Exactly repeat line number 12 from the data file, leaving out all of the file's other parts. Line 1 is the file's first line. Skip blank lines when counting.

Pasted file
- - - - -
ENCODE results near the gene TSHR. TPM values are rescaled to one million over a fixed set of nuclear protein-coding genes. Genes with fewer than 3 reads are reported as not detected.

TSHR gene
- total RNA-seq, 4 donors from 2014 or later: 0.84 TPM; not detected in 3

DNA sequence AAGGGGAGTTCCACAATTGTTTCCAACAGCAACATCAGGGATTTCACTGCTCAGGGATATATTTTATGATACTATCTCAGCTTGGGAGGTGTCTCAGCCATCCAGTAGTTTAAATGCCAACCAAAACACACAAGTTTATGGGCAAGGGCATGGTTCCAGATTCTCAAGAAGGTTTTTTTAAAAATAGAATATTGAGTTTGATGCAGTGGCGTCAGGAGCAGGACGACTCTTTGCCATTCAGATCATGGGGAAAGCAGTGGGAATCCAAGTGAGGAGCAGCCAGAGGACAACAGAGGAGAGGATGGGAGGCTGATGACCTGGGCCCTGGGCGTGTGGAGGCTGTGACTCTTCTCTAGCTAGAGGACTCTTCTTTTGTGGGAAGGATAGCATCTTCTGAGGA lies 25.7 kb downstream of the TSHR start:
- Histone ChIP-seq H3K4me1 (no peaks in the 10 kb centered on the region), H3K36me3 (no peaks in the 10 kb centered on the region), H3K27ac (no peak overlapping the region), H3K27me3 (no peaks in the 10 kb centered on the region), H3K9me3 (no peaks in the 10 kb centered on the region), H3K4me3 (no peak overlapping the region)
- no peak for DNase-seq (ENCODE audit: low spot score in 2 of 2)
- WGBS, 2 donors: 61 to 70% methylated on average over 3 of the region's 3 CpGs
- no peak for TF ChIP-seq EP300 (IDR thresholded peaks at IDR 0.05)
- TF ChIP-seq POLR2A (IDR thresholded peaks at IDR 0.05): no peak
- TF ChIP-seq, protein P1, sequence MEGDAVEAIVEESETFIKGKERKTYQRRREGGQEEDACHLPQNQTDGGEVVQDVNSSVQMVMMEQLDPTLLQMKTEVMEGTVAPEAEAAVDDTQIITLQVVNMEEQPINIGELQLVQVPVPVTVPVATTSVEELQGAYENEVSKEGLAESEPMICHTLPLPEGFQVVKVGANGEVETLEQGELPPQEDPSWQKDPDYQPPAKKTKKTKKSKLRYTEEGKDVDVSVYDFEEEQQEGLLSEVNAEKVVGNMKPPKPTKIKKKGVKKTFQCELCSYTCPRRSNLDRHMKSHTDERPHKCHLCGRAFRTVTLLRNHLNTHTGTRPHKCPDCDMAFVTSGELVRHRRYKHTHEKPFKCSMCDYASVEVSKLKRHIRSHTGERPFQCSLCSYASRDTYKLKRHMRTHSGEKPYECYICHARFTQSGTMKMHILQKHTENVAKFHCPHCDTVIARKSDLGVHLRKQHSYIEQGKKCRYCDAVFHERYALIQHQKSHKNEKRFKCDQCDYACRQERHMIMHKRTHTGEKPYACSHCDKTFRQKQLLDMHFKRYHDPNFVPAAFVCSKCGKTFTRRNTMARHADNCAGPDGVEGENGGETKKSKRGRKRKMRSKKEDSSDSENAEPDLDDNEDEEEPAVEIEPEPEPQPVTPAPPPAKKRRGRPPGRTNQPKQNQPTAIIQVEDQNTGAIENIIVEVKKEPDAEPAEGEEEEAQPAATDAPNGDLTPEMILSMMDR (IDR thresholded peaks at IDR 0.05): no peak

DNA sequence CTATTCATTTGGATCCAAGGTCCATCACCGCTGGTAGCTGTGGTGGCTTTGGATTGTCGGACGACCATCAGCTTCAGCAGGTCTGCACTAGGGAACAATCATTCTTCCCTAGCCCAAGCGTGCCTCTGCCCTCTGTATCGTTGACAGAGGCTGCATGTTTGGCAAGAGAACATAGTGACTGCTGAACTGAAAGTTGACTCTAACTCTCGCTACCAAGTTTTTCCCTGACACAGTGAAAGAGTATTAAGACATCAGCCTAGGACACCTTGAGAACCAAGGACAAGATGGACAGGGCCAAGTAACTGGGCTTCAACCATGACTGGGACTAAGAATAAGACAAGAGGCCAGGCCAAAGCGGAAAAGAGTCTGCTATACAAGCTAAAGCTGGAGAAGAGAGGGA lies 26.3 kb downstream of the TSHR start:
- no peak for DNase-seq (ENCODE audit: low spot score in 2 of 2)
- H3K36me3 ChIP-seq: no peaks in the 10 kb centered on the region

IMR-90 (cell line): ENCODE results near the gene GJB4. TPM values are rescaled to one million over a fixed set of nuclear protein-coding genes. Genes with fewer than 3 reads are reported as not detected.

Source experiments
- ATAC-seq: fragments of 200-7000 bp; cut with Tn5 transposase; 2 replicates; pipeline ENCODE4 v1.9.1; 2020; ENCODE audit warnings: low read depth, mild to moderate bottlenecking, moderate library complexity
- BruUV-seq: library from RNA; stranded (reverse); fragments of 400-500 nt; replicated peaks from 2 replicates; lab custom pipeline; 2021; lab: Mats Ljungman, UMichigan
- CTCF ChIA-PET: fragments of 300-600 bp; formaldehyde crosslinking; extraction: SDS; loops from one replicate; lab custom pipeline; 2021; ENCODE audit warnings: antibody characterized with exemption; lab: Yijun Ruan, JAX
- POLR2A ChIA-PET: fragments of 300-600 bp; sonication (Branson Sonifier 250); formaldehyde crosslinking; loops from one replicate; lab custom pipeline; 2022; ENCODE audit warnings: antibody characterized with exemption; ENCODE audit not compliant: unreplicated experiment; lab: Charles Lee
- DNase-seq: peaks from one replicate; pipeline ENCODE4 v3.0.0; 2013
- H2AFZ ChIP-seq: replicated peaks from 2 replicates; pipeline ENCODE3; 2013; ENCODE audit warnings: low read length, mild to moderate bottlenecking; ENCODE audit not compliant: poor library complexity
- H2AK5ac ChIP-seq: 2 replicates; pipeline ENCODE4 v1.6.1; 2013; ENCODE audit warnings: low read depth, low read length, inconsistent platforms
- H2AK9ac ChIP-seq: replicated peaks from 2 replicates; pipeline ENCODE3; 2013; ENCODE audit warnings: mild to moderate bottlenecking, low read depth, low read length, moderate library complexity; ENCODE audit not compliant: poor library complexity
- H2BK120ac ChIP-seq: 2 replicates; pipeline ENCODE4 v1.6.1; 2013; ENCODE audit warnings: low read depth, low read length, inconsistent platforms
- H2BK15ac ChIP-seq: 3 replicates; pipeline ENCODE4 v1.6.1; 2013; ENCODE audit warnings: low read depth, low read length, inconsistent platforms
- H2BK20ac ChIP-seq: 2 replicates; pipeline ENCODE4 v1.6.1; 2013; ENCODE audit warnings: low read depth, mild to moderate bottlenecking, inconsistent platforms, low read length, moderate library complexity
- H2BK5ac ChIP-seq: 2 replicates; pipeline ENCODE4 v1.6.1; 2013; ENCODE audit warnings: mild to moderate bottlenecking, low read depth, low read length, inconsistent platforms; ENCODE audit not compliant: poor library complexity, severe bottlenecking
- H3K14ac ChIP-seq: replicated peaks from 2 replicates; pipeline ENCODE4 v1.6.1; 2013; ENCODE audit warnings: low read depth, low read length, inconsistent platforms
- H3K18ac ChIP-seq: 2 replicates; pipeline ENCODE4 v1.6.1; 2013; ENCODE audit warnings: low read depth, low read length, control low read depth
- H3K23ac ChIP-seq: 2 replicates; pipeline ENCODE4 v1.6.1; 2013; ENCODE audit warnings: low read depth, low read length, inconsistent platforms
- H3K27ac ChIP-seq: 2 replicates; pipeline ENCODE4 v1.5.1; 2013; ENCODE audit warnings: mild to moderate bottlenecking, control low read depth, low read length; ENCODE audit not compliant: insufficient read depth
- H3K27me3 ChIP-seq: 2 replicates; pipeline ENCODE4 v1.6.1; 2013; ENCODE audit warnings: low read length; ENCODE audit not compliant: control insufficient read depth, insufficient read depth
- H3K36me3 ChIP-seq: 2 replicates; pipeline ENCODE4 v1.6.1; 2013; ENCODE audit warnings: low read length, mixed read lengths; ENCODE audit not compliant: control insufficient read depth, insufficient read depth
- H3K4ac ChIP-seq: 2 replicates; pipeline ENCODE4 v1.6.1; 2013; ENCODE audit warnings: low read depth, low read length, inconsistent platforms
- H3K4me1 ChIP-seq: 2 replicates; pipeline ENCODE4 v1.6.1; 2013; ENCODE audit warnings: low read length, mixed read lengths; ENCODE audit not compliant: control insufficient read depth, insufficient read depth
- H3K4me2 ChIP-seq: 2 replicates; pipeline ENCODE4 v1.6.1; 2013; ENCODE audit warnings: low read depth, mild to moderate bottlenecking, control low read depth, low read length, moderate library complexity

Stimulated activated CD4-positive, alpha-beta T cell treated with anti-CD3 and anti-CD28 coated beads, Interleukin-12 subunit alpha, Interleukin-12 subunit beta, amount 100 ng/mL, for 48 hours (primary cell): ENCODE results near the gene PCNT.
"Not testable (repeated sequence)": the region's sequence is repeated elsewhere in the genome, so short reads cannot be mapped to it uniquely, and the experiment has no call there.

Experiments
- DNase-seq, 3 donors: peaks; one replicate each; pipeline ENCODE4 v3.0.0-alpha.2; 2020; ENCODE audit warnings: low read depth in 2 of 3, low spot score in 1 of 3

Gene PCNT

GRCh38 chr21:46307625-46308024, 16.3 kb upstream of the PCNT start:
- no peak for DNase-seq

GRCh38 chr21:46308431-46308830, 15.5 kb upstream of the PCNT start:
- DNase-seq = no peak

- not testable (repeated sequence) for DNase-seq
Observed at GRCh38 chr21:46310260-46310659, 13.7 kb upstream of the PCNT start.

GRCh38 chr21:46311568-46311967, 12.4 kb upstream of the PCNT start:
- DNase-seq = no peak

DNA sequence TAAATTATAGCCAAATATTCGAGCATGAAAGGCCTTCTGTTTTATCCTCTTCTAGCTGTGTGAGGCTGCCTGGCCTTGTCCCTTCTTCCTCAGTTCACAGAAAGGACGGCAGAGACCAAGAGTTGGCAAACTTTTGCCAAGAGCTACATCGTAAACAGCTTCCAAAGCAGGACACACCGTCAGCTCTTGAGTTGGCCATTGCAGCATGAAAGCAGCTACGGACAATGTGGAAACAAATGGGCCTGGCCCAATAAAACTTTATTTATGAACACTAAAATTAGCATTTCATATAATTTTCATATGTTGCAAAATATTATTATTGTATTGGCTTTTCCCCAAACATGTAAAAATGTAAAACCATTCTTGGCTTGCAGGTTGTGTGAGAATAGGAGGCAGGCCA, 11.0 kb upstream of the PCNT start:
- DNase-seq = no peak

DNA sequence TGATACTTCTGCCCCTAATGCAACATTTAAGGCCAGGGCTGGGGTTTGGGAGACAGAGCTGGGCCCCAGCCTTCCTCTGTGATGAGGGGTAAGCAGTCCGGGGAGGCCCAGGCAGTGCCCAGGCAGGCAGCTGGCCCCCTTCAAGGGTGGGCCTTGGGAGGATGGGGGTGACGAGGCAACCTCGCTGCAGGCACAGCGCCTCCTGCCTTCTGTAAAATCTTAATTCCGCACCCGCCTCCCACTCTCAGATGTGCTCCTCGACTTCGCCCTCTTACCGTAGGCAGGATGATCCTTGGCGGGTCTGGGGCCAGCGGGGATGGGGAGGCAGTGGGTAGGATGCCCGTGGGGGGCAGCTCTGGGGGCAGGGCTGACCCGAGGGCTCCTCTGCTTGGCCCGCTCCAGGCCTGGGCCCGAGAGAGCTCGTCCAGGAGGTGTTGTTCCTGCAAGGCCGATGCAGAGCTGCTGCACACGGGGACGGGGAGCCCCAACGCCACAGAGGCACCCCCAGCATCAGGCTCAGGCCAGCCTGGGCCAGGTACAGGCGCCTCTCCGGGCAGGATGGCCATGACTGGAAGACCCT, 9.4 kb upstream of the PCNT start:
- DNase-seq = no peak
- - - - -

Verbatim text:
- no peak for DNase-seq (ENCODE audit: low spot score in 2 of 2)